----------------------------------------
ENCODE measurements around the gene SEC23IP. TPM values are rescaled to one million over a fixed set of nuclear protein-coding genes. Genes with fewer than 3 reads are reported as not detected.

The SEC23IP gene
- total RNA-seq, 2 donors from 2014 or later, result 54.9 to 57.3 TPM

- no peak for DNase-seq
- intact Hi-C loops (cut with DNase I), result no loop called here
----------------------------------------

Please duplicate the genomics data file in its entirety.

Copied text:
ENCODE measurements around the gene SEC23IP. TPM values are rescaled to one million over a fixed set of nuclear protein-coding genes. Genes with fewer than 3 reads are reported as not detected.

The SEC23IP gene
- total RNA-seq, 2 donors from 2014 or later, result 54.9 to 57.3 TPM

- no peak for DNase-seq
- intact Hi-C loops (cut with DNase I), result no loop called here